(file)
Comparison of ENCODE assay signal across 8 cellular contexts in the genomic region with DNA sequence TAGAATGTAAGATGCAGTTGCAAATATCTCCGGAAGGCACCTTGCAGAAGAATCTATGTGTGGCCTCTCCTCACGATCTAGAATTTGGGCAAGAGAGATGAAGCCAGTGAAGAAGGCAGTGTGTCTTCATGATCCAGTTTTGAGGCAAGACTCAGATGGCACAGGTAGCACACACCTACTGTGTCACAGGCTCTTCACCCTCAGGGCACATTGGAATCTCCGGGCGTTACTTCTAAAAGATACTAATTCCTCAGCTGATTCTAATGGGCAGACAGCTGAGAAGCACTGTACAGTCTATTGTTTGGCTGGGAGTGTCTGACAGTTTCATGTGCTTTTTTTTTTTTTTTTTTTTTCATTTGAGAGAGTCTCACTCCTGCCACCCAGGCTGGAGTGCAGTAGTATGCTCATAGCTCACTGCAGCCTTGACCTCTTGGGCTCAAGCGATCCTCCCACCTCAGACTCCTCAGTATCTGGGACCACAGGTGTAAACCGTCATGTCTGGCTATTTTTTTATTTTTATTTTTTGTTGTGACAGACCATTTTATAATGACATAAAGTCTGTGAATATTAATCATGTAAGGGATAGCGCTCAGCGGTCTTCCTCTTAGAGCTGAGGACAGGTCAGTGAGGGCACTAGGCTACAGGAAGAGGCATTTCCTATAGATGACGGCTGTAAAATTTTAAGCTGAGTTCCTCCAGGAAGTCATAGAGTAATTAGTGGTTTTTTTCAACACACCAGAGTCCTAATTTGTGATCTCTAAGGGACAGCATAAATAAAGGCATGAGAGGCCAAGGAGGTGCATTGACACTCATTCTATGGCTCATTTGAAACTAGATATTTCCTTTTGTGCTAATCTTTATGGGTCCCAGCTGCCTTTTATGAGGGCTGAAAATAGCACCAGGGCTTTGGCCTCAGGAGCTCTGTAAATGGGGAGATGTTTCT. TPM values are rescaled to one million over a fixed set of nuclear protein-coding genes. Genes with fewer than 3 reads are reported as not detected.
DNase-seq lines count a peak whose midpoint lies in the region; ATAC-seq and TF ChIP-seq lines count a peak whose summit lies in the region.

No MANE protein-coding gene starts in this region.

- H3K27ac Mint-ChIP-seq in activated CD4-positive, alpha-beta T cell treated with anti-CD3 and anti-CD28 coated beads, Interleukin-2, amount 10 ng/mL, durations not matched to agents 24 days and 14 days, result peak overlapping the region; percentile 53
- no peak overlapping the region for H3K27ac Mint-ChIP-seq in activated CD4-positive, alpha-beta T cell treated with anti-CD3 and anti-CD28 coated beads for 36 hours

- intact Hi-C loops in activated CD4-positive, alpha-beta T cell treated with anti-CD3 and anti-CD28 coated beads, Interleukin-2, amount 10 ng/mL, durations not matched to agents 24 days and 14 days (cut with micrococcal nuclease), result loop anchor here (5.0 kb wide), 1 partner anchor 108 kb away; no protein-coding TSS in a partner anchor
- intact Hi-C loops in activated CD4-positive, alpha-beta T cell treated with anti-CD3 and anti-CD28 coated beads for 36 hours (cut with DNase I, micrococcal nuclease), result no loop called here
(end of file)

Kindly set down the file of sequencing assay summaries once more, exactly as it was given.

Comparison of ENCODE assay signal across 8 cellular contexts in the genomic region with DNA sequence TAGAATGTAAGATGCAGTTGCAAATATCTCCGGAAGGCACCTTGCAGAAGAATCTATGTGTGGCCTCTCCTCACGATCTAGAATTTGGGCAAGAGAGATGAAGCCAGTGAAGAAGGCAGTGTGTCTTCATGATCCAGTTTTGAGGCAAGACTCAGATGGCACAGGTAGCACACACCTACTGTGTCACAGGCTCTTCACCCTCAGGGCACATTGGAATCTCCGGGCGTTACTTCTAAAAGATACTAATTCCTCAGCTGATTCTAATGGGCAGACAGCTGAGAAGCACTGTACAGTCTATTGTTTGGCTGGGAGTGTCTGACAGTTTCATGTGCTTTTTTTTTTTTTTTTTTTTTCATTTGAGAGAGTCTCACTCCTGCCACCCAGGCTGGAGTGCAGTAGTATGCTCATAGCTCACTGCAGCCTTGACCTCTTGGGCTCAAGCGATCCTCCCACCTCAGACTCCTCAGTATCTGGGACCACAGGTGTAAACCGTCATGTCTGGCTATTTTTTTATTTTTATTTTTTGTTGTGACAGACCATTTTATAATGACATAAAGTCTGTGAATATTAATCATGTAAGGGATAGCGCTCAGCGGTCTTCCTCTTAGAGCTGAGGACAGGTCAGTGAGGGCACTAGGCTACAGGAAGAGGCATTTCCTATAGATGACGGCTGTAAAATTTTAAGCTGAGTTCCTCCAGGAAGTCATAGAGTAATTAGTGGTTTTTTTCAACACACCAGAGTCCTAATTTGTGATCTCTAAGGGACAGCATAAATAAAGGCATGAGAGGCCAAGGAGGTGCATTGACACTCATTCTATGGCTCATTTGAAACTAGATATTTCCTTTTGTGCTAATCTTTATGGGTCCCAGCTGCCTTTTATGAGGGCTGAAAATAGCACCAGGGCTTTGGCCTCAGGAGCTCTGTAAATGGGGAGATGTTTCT. TPM values are rescaled to one million over a fixed set of nuclear protein-coding genes. Genes with fewer than 3 reads are reported as not detected.
DNase-seq lines count a peak whose midpoint lies in the region; ATAC-seq and TF ChIP-seq lines count a peak whose summit lies in the region.

No MANE protein-coding gene starts in this region.

- H3K27ac Mint-ChIP-seq in activated CD4-positive, alpha-beta T cell treated with anti-CD3 and anti-CD28 coated beads, Interleukin-2, amount 10 ng/mL, durations not matched to agents 24 days and 14 days, result peak overlapping the region; percentile 53
- no peak overlapping the region for H3K27ac Mint-ChIP-seq in activated CD4-positive, alpha-beta T cell treated with anti-CD3 and anti-CD28 coated beads for 36 hours

- intact Hi-C loops in activated CD4-positive, alpha-beta T cell treated with anti-CD3 and anti-CD28 coated beads, Interleukin-2, amount 10 ng/mL, durations not matched to agents 24 days and 14 days (cut with micrococcal nuclease), result loop anchor here (5.0 kb wide), 1 partner anchor 108 kb away; no protein-coding TSS in a partner anchor
- intact Hi-C loops in activated CD4-positive, alpha-beta T cell treated with anti-CD3 and anti-CD28 coated beads for 36 hours (cut with DNase I, micrococcal nuclease), result no loop called here